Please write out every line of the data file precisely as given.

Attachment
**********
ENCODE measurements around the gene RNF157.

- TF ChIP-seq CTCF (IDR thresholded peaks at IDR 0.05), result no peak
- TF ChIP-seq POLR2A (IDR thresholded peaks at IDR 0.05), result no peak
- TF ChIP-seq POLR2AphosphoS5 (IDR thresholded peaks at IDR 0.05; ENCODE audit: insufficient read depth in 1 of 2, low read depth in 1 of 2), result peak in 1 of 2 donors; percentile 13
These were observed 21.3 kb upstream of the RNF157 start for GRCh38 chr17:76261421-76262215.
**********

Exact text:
ENCODE measurements around the gene RNF157.

- TF ChIP-seq CTCF (IDR thresholded peaks at IDR 0.05), result no peak
- TF ChIP-seq POLR2A (IDR thresholded peaks at IDR 0.05), result no peak
- TF ChIP-seq POLR2AphosphoS5 (IDR thresholded peaks at IDR 0.05; ENCODE audit: insufficient read depth in 1 of 2, low read depth in 1 of 2), result peak in 1 of 2 donors; percentile 13
These were observed 21.3 kb upstream of the RNF157 start for GRCh38 chr17:76261421-76262215.